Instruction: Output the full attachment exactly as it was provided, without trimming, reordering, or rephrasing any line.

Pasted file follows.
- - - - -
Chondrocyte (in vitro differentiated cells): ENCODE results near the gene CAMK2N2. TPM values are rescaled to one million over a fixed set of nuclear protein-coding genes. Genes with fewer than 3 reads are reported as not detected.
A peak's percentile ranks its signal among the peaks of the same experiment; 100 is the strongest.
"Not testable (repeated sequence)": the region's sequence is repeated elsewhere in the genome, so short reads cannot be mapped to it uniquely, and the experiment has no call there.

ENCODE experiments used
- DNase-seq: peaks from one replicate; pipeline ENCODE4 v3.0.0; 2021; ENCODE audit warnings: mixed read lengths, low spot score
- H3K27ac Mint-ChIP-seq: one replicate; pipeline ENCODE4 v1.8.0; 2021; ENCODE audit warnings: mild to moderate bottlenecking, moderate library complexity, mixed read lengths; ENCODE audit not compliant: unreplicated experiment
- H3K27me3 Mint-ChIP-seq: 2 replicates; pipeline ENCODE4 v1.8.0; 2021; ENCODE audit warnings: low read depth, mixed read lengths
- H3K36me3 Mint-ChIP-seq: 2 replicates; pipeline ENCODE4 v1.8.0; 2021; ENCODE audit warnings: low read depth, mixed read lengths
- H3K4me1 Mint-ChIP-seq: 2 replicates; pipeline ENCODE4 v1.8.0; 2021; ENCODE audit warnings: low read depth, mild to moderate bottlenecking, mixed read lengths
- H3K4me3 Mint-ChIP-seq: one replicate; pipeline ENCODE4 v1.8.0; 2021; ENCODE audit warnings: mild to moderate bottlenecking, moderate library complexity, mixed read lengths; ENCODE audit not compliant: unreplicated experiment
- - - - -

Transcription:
Chondrocyte (in vitro differentiated cells): ENCODE results near the gene CAMK2N2. TPM values are rescaled to one million over a fixed set of nuclear protein-coding genes. Genes with fewer than 3 reads are reported as not detected.
A peak's percentile ranks its signal among the peaks of the same experiment; 100 is the strongest.
"Not testable (repeated sequence)": the region's sequence is repeated elsewhere in the genome, so short reads cannot be mapped to it uniquely, and the experiment has no call there.

ENCODE experiments used
- DNase-seq: peaks from one replicate; pipeline ENCODE4 v3.0.0; 2021; ENCODE audit warnings: mixed read lengths, low spot score
- H3K27ac Mint-ChIP-seq: one replicate; pipeline ENCODE4 v1.8.0; 2021; ENCODE audit warnings: mild to moderate bottlenecking, moderate library complexity, mixed read lengths; ENCODE audit not compliant: unreplicated experiment
- H3K27me3 Mint-ChIP-seq: 2 replicates; pipeline ENCODE4 v1.8.0; 2021; ENCODE audit warnings: low read depth, mixed read lengths
- H3K36me3 Mint-ChIP-seq: 2 replicates; pipeline ENCODE4 v1.8.0; 2021; ENCODE audit warnings: low read depth, mixed read lengths
- H3K4me1 Mint-ChIP-seq: 2 replicates; pipeline ENCODE4 v1.8.0; 2021; ENCODE audit warnings: low read depth, mild to moderate bottlenecking, mixed read lengths
- H3K4me3 Mint-ChIP-seq: one replicate; pipeline ENCODE4 v1.8.0; 2021; ENCODE audit warnings: mild to moderate bottlenecking, moderate library complexity, mixed read lengths; ENCODE audit not compliant: unreplicated experiment